Soon after, additional corridors, from Ionia to Lowell, Lowell to Belding, and Belding to Greenville, were eventually purchased and donated.

After obtaining additional corridors, the scope of the project was expanded from Owosso to Greenville, and now organizers are looking for additional input and assistance.

“The partnership of this whole network has been critical, in terms of having everyone involved,” Radabaugh said.

That partnership includes more than seven groups, including various rail-trail “friends” groups, the DNR, Michigan Department of Transportation (MDOT) and Fred Meijer Foundation.

According to Nelson-Jamison, organizers are focusing on making the trail a unique experience for a variety of different visitors.

“What kind of recreational use and visitor experience do we want to provide on the trail?” she asked Monday evening. “Those are the kinds of questions we need input from you about.

Everyone in attendance was handed a survey with four questions seeking input about the trail, and organizers will continue to listen to those who want to contribute as the process to complete the trails continues to move forward.

Nelson-Jamison listed five goals for the rail-to-trail system, including becoming a part of the larger mid-Michigan trail system; be a place for safe, healthy, non-motorized transportation; develop a river component to the trails, allowing canoing and kayaking; implement educational components to the trails; and to be of such quality, that visitors from throughout the Midwest will come to experience the trails.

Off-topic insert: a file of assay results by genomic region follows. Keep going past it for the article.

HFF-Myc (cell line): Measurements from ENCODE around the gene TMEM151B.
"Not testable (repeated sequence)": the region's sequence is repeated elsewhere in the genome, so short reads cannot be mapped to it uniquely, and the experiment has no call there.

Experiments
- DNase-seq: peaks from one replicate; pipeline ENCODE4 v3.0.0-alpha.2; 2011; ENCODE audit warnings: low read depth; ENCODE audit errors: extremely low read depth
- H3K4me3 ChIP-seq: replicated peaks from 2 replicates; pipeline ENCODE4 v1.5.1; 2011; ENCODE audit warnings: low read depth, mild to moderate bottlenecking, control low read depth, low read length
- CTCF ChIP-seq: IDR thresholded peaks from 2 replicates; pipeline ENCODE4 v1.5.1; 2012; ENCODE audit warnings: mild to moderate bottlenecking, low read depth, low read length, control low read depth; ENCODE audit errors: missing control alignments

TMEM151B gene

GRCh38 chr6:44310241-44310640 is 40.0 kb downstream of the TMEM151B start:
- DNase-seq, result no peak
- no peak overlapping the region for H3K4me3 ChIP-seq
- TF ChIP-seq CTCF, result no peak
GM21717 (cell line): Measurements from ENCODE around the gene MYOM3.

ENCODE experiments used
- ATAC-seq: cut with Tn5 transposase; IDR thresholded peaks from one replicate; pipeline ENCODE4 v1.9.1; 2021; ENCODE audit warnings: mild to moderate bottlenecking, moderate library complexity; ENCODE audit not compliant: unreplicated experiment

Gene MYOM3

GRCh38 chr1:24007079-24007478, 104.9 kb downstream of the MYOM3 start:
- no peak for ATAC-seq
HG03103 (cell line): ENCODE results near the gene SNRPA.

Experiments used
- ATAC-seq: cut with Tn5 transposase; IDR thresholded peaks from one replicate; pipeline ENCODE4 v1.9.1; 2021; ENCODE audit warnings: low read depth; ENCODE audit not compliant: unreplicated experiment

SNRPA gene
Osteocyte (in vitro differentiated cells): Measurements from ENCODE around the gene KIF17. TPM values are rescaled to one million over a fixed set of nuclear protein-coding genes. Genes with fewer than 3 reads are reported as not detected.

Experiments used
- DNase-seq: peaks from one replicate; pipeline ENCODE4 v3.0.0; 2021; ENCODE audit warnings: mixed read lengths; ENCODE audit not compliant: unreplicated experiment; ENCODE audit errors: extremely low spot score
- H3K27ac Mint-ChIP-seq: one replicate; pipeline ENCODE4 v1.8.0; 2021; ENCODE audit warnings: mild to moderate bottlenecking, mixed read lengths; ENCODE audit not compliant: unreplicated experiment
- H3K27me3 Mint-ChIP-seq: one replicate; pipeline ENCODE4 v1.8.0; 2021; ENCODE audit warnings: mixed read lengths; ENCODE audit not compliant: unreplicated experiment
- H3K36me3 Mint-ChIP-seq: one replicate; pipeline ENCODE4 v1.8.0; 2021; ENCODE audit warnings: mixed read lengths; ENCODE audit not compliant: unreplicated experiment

“It’s going to be a high-quality rail-trail network,” she said.

The trails are split into three separate zones, Town and Village, Rural and Natural, throughout what will eventually be a 125-mile-long stretch.

Town and village zones range from one mile to four miles in length and provide an area where people can walk, rollerblade or bike along a well defined and signal trail. Trail design usually includes asphalt surface and trailhead facilities, parking and picnic areas.

Rural zones are stretches between town and village zones that go travel through agricultural and low residential areas. They begin as limestone, but have the option to be paved with asphalt, a more expensive option, in the future.

Natural zones are in areas where the trail follows closely to the rivers and through state game and recreation areas. There could be fragile resources or endangered species, such as the Karner Blue Butterfly in the Ionia State Game area. Trails in natural zone areas would not be plowed in the wintertime, however, that could open up winter recreational activities such as cross-country skiing.

“Three different zones will offer different types of experiences, so it won’t be one long boring rail-trail,” Nelson-Jamison said. “It will have some diversity, which will help make traveling the trail a world-class experience.”

The total developmental budget of the Owosso to Greenville corridors is $12,500,000, with $8,685,000 already having been funded through grants, donations and fundraising over the years.

For more information and ways to contribute to the local rail-trail systems, visit online.

More than 40 people gathered Monday evening at the Pere Marquette Depot in Belding to listen to a presentation on the future of the River Valley Rail Trail system stretching from Owosso to Greenville. Organizers are seeking input and looking for assistance with the future design of the trails. — Daily News/Cory Smith